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Saturday, November 30, 2013

Long Beach Island, Partisan Thugs and the Digital Age


     Captain Andrew Steelman of the American privateer Alligator found an abandoned and stranded cutter in Barnegat Bay, in the vicinity of present-day Barnegat Light.  He and his men spent a day unloading the cargo and camped on the beach that night.  On October 25, 1782, a year after the Continental victory at Yorktown, the Tory Loyalist John Bacon (considered more of a banditti or outlaw using the cloak of his partisanship for criminal activity) attacked Steelman and his men in their sleep, with knives.  Twenty-one Americans were killed.  Bacon only had nine men with him.  Steelman had been betrayed by one of the locals he had enlisted to help unload the cargo.  Reinforcements arrived and the Loyalists withdrew.  The episode gave a sense of urgency to the Patriots, and two months later Bacon was finally killed after the battle of Cedar Creek Bridge.  A plaque about a mile from the site of the incident, in the vicinity of Barnegat Lighthouse, informs of the event.



     Today we have the digital equivalent of partisan thugs.  As silent as knives, the on-line campaigns destroy reputations and people with the same deadly vigor.  There are those who cloak invidious views under the broader ideological rubrics.  They are no better than the banditti of the Revolution.  

Thursday, November 28, 2013

Thanksgiving and the Revolutionary War

A public day of thanksgiving was not always limited to the fourth Thursday in November, and not always related just to the Pilgrims.  Following the victory of the American forces over the British at Saratoga, the American commander in chief, George Washington, issued an order on December 17, 1777, setting aside the next day for solemnity (original spellings left intact):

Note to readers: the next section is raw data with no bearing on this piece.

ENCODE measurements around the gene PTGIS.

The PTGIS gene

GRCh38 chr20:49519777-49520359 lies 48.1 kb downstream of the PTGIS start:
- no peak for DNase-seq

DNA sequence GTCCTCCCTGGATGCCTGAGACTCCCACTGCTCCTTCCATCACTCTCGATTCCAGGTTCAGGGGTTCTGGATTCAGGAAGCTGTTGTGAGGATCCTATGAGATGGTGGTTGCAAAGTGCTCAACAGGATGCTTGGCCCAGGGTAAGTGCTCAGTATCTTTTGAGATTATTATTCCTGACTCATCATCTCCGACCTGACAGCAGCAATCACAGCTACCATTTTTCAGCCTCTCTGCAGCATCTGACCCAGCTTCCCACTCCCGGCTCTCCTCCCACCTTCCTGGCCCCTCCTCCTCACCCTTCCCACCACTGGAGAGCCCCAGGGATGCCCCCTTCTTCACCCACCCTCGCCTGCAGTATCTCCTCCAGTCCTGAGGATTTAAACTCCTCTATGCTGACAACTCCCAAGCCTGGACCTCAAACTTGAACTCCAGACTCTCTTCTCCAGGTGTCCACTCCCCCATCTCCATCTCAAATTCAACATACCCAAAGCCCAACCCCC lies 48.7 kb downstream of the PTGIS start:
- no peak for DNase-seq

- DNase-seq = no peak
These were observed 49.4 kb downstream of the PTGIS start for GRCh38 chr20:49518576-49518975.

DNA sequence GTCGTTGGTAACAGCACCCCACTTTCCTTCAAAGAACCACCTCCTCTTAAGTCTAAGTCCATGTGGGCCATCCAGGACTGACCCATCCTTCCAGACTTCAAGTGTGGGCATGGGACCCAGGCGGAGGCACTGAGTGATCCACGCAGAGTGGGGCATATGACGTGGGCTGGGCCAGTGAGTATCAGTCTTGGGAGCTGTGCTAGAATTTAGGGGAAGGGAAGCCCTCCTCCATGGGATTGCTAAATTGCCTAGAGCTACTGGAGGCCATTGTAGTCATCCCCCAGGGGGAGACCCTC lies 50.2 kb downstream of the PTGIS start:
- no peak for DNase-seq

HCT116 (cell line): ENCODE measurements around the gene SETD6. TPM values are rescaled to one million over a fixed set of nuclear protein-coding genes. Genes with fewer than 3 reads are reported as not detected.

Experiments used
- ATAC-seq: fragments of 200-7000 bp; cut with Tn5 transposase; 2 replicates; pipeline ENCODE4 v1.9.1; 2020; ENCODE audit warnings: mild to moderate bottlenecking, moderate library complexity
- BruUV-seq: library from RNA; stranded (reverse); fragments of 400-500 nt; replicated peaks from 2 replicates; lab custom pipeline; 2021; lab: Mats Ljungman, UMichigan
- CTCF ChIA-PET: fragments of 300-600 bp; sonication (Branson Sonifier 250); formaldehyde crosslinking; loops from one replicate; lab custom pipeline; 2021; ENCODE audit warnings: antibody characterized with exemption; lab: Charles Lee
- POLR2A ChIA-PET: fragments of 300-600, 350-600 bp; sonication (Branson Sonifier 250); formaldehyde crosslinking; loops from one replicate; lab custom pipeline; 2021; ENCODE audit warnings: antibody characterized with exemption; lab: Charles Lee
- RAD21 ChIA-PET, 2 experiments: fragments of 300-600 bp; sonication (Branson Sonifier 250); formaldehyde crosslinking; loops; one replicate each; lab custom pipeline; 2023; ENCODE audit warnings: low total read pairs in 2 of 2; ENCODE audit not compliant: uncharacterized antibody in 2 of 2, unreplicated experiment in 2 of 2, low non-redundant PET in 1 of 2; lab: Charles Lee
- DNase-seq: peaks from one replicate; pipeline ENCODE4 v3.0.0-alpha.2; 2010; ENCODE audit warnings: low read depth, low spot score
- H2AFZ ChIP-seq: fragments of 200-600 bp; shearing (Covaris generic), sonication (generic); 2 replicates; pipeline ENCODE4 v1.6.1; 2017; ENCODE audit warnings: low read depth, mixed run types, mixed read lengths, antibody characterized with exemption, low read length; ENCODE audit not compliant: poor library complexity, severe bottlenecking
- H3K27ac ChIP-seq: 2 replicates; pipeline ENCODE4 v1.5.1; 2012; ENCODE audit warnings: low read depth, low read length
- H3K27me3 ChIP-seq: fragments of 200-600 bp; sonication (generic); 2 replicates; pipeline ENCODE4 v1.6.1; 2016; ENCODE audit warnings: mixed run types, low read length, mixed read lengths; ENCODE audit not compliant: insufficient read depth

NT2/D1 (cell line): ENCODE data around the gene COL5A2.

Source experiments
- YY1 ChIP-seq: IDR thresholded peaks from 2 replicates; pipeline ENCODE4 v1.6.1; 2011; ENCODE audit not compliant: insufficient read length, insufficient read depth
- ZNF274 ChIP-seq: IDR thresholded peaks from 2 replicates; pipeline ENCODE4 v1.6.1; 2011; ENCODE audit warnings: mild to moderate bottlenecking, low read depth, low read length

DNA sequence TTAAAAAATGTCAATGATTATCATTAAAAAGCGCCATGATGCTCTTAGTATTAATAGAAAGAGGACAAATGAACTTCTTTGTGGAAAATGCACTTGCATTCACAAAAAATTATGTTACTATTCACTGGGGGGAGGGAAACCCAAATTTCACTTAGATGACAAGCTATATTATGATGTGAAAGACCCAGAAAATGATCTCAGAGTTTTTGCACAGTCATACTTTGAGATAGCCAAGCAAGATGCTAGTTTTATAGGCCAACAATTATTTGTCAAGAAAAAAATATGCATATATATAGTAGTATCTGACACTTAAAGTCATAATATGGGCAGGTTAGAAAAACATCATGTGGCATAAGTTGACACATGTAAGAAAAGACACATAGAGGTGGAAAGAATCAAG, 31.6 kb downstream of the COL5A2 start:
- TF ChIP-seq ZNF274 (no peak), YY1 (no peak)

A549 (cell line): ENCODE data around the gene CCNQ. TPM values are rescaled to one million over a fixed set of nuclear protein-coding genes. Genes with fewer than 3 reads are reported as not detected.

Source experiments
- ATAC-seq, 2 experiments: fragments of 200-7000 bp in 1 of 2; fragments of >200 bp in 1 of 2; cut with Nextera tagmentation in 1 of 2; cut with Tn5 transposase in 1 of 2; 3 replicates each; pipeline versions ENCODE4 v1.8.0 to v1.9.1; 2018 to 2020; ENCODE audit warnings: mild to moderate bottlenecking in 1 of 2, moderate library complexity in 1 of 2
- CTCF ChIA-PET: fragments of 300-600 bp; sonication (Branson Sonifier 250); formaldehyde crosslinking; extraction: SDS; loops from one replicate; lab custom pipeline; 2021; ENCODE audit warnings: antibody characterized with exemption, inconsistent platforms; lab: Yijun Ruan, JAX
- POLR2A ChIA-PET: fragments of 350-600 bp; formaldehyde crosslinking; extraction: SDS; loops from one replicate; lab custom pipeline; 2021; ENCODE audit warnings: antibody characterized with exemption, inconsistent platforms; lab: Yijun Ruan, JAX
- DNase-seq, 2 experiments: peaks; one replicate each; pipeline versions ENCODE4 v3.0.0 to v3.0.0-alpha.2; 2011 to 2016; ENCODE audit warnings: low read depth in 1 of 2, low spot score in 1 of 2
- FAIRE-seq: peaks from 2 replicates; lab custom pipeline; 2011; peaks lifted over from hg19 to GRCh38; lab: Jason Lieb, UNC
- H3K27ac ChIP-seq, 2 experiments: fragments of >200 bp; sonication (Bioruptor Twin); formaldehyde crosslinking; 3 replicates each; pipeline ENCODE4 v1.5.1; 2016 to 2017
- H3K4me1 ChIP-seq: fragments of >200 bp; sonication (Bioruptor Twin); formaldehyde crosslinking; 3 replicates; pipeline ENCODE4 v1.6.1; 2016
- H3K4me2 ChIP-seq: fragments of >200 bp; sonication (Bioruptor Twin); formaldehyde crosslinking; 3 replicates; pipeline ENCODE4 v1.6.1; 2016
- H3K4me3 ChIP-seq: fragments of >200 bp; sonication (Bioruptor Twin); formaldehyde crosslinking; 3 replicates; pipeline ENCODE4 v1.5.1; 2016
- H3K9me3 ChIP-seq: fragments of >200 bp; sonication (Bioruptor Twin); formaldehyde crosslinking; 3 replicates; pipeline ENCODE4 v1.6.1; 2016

"To morrow being the day set apart by the Honorable Congress for public Thanksgiving and Praise; and duty calling us devoutely to express our grateful acknowledgements to God for the manifold blessings he has granted us. The General directs that the army remain in it's present quarters, and that the Chaplains perform divine service with their several Corps and brigades. And earnestly exhorts, all officers and soldiers, whose absence is not indispensibly necessary, to attend with reverence the solemnities of the day."

Prior blog posts on the battles at Freeman's Farm and Bemis Heights are here and here.  Here is a view of the American river fortifications.

Washington, in his order, noted that "Altho' in some instances we unfortunately failed, yet upon the whole Heaven hath smiled on our Arms and crowned them with signal success; and we may upon the best grounds conclude, that by a spirited continuance of the measures necessary for our defence we shall finally obtain the end of our Warfare, Independence, Liberty and Peace."

An alternative set of thoughts, and a trip back in time, for this most American of holidays.

Friday, November 22, 2013

Ninety-Six and the Nuclear Option

Ninety-Six was the site of a siege and battle in November 19–21, 1775 between Patriot and Loyalist forces, resulting in a stalemate.  Here is a view of the road that was in place at the time around the village of Ninety-Six.


Six years later, from May 22 through June 18, 1781, it would be the scene of an attempt by American General Nathanael Greene to take the fort, held by Loyalist forces under Lieutenant Colonel John Cruger. In 1775, though, it was another exchange between Patriots and Loyalists reflecting the bitter internecine warfare to come in South Carolina.

This month the press has been full of stories on the so-called "nuclear option" in the Senate that abolished filibuster in most instances, and what it means for the way the country does business. While we do not seem, yet, to have reached the levels of violence that marked the onset of the Revolution, the depth of feeling, if not outright loathing, that partisans currently feel towards each other seems to draw roots reaching back over two centuries.  It may not be long before we revert to tarring and feathering.